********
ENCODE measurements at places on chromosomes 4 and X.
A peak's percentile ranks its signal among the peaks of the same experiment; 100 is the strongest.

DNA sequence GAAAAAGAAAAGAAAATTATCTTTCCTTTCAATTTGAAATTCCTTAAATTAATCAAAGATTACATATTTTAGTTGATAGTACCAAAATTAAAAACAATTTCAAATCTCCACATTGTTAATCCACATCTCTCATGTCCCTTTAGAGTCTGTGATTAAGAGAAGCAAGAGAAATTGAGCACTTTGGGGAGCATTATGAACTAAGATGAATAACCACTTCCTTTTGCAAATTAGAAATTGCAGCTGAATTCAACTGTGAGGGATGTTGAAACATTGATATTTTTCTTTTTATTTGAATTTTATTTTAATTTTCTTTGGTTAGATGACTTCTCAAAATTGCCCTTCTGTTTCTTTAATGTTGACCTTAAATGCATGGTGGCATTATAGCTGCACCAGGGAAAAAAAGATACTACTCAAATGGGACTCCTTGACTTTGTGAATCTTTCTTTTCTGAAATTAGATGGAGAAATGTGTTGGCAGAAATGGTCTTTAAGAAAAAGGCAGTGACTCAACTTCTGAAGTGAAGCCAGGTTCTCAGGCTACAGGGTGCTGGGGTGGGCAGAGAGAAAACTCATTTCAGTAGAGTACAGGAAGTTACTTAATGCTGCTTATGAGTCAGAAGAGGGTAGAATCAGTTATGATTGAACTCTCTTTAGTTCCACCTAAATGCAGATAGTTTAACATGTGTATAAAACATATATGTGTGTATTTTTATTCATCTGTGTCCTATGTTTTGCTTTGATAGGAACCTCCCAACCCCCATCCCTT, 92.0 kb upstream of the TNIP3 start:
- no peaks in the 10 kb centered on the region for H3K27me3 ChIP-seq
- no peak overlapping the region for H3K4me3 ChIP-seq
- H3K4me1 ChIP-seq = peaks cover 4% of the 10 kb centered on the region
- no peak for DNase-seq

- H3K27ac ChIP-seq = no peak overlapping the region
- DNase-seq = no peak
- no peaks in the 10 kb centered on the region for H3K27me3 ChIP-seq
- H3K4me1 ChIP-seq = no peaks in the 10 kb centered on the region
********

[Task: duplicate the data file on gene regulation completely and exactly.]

ENCODE measurements at places on chromosomes 4 and X.
A peak's percentile ranks its signal among the peaks of the same experiment; 100 is the strongest.

DNA sequence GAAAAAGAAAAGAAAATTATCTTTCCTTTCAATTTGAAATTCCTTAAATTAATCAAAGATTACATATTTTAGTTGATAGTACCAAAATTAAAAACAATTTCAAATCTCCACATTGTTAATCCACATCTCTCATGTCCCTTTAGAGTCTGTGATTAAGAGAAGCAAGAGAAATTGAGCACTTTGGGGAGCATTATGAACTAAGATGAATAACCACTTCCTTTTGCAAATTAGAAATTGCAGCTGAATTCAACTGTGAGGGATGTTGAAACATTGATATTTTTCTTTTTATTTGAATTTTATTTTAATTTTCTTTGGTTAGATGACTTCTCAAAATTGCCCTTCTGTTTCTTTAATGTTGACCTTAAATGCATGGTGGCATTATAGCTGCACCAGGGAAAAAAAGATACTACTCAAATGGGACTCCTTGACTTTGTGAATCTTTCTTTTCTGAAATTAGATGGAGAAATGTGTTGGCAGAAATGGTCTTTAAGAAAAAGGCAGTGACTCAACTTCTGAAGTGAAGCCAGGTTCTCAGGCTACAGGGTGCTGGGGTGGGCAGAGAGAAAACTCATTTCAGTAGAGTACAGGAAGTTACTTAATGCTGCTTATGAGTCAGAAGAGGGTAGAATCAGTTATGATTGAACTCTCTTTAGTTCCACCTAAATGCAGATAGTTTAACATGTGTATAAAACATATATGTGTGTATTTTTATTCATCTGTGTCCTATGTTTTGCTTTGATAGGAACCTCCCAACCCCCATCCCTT, 92.0 kb upstream of the TNIP3 start:
- no peaks in the 10 kb centered on the region for H3K27me3 ChIP-seq
- no peak overlapping the region for H3K4me3 ChIP-seq
- H3K4me1 ChIP-seq = peaks cover 4% of the 10 kb centered on the region
- no peak for DNase-seq

- H3K27ac ChIP-seq = no peak overlapping the region
- DNase-seq = no peak
- no peaks in the 10 kb centered on the region for H3K27me3 ChIP-seq
- H3K4me1 ChIP-seq = no peaks in the 10 kb centered on the region